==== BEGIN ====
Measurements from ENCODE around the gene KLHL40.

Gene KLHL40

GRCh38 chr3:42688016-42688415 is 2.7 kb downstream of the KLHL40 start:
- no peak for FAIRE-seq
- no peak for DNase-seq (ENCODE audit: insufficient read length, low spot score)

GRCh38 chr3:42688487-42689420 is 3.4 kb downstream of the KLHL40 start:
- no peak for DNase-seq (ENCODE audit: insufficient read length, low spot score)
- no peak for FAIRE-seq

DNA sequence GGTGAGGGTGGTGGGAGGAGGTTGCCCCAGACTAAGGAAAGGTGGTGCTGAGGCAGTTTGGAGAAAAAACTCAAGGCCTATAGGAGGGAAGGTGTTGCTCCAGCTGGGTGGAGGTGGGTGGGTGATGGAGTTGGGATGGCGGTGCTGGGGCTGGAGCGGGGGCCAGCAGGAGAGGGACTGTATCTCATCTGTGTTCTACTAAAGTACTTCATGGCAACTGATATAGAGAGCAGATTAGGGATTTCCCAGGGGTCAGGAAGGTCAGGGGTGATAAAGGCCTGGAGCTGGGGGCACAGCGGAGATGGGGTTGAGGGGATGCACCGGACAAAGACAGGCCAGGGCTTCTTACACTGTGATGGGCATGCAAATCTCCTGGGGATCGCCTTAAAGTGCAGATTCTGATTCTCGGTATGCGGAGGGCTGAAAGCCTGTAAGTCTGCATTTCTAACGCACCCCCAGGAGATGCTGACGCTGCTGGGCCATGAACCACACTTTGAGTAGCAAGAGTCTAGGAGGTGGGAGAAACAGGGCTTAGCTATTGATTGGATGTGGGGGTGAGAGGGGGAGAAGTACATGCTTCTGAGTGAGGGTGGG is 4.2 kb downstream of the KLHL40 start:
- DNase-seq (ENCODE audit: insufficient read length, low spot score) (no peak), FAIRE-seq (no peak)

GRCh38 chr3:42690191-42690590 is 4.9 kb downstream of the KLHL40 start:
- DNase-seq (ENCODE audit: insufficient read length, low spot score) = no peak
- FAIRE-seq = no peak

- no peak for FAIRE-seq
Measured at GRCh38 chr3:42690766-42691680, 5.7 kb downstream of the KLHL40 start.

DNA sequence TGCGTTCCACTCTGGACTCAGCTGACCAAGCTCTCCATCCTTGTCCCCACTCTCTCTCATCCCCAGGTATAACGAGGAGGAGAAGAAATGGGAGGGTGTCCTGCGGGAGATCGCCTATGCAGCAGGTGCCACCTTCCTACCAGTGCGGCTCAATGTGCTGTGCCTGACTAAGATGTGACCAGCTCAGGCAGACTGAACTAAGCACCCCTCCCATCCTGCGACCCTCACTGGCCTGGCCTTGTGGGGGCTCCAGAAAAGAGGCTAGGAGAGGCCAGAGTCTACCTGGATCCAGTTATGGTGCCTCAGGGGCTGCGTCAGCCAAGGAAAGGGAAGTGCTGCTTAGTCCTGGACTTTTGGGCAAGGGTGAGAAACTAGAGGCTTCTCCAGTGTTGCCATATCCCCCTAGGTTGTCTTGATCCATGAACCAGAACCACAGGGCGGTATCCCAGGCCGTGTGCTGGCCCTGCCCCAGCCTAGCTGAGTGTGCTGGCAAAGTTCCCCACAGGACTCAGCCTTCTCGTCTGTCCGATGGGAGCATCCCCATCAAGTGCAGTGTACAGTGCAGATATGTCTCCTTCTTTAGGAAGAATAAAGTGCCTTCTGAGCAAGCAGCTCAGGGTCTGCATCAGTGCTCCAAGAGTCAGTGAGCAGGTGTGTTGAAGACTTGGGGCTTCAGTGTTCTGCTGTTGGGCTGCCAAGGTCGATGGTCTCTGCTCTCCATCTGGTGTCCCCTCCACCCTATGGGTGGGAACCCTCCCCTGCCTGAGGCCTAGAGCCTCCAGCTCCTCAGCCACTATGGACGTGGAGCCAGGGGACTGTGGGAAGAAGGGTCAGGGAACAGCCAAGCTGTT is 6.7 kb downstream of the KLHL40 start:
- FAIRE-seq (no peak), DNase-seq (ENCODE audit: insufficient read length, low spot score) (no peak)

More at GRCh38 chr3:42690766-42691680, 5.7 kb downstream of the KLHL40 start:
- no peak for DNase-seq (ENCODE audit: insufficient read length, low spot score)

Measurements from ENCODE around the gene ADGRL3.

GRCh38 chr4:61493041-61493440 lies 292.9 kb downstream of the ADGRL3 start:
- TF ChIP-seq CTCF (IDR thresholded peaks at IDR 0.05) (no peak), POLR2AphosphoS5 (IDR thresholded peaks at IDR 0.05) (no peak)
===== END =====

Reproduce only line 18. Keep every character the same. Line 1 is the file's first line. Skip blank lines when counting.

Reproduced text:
More at GRCh38 chr3:42690766-42691680, 5.7 kb downstream of the KLHL40 start: